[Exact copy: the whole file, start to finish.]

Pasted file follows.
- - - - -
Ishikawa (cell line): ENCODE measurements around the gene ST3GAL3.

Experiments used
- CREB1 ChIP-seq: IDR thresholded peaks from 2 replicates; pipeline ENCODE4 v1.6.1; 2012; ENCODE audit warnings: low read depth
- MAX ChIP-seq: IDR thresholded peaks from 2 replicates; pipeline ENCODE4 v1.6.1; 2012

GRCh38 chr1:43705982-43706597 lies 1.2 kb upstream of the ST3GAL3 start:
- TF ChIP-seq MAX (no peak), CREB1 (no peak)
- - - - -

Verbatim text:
Ishikawa (cell line): ENCODE measurements around the gene ST3GAL3.

Experiments used
- CREB1 ChIP-seq: IDR thresholded peaks from 2 replicates; pipeline ENCODE4 v1.6.1; 2012; ENCODE audit warnings: low read depth
- MAX ChIP-seq: IDR thresholded peaks from 2 replicates; pipeline ENCODE4 v1.6.1; 2012

GRCh38 chr1:43705982-43706597 lies 1.2 kb upstream of the ST3GAL3 start:
- TF ChIP-seq MAX (no peak), CREB1 (no peak)